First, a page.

Landsat data continuity mission becomes an observatory

Jul 17, 2012 By Rani Gran

(Phys.org) -- Engineers at Orbital Sciences Corporation, Gilbert, Ariz., have installed the Thermal Infrared Sensor (TIRS) instrument back onto to the Landsat Data Continuity Mission (LDCM) spacecraft. With both the Operational Land Imager (OLI) and TIRS instruments now on the spacecraft, LDCM is a complete observatory.

After the TIRS instrument was shipped to Orbital in February, engineers discovered that helium had leaked from the TIRS cryogenic cooler. The cooler keeps the detectors extremely cold, which is required for the instrument to detect thermal emitted from Earth. The leak was quickly repaired, the cooler was re-pressurized with helium, and TIRS was re-installed onto the instrument deck of the spacecraft. Once the TIRS instrument is electrically connected later this month, TIRS will be ready to begin environmental testing with the rest of the observatory.

The engineering team at NASA's Goddard Space Flight Center in Greenbelt, Md., built TIRS on an accelerated schedule, going from a design on paper to a completed instrument in 43 months. An instrument of this type usually takes another year to complete.

Under contract to NASA, Orbital is responsible for providing the , installing the and performing system-level integration and testing of the Observatory prior to launch. Ball Aerospace & Technologies Corp. built the OLI. The USGS developed the LDCM ground system.

LDCM is on schedule for launch on Feb. 11, 2013.

Explore further: First-of-its-kind NASA space-weather project

add to favorites email to friend print save as pdf

Related Stories

Critical milestone reached for 2012 Landsat Mission

Aug 09, 2011

The Operational Land Imager (OLI), built by Ball Aerospace & Technologies Corp., Boulder, Colo., has been approved by NASA Goddard Space Flight Center for shipment to Orbital Sciences Corporation, Gilbert, ...

Instrument integration begins at Goddard on MMS spacecraft

Jun 08, 2012

(Phys.org) -- The decks have arrived. Engineers working on NASA'S Magnetospheric Multiscale (MMS) mission have started integrating instruments on the first of four instrument decks in a newly fabricated cleanroom ...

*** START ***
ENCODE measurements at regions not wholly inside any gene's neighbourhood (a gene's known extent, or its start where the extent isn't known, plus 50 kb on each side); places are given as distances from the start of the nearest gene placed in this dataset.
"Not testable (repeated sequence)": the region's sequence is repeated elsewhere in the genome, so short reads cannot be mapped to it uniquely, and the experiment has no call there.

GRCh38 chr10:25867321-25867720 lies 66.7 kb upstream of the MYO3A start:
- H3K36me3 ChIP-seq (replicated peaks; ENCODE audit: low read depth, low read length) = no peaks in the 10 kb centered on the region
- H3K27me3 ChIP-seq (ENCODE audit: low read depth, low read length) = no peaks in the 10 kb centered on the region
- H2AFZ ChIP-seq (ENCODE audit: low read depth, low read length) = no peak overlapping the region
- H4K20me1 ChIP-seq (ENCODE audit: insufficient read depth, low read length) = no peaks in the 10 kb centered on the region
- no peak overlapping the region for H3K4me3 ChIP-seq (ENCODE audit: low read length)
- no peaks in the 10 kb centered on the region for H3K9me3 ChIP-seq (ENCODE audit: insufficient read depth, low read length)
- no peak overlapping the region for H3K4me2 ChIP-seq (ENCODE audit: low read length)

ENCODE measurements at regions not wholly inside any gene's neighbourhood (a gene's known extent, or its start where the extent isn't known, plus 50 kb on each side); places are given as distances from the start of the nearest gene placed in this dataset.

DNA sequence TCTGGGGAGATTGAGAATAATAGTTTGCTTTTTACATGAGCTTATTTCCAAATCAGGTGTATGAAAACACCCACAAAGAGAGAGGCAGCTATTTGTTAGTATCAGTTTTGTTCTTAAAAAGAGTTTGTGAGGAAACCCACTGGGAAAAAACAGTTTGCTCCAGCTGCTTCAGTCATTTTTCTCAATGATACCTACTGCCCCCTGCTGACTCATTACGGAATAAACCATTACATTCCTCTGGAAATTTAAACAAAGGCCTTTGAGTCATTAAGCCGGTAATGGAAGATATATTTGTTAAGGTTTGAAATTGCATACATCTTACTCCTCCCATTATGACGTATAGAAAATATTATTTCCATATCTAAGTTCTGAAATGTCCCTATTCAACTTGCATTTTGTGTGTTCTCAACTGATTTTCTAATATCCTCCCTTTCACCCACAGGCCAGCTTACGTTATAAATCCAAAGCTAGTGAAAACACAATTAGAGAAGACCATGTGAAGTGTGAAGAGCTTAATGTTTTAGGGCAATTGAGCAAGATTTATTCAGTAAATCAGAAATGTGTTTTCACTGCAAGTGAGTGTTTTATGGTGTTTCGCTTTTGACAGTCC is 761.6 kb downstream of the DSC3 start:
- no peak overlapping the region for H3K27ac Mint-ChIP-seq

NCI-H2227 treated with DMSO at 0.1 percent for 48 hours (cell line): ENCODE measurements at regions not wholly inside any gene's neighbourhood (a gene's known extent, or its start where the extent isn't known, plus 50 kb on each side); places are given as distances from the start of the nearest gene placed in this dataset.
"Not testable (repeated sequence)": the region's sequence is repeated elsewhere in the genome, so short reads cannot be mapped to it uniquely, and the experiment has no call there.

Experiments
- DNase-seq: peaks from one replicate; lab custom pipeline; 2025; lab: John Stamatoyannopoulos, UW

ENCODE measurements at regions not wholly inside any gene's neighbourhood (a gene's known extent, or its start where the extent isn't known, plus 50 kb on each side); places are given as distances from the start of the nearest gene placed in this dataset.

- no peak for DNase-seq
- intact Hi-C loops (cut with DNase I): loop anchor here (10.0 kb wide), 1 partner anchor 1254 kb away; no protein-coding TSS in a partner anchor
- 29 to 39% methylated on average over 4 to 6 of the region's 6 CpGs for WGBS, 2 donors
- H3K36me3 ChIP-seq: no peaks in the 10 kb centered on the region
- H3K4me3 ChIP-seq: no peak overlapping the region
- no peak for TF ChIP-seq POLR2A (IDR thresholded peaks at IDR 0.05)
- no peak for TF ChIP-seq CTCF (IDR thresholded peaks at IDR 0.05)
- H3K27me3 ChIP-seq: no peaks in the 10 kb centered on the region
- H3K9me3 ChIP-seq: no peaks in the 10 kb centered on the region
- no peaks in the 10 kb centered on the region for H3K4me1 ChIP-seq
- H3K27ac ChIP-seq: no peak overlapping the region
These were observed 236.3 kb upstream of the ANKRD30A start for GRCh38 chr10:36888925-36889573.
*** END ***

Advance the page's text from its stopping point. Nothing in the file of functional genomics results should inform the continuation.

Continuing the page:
Recommended for you

First-of-its-kind NASA space-weather project

3 hours ago

A NASA scientist is launching a one-to-two-year pilot project this summer that takes advantage of U.S. high-voltage power transmission lines to measure a phenomenon that has caused widespread power outages ...

How many moons does Venus have?

10 hours ago

There are dozens upon dozens of moons in the Solar System, ranging from airless worlds like Earth's Moon to those with an atmosphere (most notably, Saturn's Titan). Jupiter and Saturn have many moons each, ...

User comments : 1

Adjust slider to filter visible comments by rank

Display comments: newest first

So Hows Going
not rated yet Jul 17, 2012
All except the SSR, which should be re-integrated later this week. Had to remove from some spurious readings, but looks to be A-OK to go back on.

More news stories

First-of-its-kind NASA space-weather project

A NASA scientist is launching a one-to-two-year pilot project this summer that takes advantage of U.S. high-voltage power transmission lines to measure a phenomenon that has caused widespread power outages ...

How many moons does Venus have?

There are dozens upon dozens of moons in the Solar System, ranging from airless worlds like Earth's Moon to those with an atmosphere (most notably, Saturn's Titan). Jupiter and Saturn have many moons each, ...